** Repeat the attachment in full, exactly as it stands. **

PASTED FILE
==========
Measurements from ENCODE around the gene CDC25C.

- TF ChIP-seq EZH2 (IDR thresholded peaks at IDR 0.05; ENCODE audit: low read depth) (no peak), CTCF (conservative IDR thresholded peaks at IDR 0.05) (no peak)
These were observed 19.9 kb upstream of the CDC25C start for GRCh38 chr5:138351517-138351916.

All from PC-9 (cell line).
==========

Measurements from ENCODE around the gene CDC25C.

- TF ChIP-seq EZH2 (IDR thresholded peaks at IDR 0.05; ENCODE audit: low read depth) (no peak), CTCF (conservative IDR thresholded peaks at IDR 0.05) (no peak)
These were observed 19.9 kb upstream of the CDC25C start for GRCh38 chr5:138351517-138351916.

All from PC-9 (cell line).